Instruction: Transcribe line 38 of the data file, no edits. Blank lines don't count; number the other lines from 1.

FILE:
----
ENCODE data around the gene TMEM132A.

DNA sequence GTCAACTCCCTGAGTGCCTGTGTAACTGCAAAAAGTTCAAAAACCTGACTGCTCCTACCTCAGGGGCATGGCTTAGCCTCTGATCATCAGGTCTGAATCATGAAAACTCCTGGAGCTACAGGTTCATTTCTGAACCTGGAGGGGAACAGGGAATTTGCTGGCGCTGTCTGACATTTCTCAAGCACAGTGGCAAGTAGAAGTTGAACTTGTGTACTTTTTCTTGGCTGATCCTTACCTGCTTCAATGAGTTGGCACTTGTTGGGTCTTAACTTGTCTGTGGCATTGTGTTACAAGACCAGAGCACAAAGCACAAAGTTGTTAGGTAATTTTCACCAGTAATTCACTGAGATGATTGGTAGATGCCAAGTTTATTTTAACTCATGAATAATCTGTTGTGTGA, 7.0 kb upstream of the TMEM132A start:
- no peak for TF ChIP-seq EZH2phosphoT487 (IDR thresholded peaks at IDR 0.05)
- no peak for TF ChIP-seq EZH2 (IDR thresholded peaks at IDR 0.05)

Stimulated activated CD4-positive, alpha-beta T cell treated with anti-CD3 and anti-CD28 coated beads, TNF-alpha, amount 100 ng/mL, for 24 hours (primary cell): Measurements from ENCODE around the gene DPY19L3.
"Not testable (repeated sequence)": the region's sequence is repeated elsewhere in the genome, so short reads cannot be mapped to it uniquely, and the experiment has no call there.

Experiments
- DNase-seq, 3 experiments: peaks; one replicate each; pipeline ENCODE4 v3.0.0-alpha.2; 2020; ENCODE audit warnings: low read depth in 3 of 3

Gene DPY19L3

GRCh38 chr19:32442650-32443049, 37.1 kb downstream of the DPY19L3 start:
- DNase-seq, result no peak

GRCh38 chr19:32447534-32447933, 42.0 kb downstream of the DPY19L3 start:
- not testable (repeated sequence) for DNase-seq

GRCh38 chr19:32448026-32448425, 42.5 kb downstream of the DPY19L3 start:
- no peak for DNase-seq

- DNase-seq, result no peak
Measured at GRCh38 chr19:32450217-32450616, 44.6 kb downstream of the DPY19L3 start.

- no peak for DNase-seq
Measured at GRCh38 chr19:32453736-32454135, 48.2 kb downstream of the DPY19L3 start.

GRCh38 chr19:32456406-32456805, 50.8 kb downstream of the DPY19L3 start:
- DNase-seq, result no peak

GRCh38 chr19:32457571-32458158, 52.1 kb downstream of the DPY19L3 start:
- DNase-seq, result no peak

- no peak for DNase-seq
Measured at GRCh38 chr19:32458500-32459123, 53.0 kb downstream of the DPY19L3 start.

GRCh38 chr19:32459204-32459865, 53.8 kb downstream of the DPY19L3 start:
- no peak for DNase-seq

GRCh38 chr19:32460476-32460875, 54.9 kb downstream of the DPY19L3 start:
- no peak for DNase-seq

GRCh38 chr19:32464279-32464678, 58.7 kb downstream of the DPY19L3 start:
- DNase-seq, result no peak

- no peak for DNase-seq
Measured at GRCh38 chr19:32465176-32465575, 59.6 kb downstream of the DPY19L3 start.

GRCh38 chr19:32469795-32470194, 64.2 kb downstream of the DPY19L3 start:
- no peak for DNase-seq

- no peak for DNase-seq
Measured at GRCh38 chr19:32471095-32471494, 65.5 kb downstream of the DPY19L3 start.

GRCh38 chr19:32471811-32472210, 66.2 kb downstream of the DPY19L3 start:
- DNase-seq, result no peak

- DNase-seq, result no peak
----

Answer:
GRCh38 chr19:32471811-32472210, 66.2 kb downstream of the DPY19L3 start: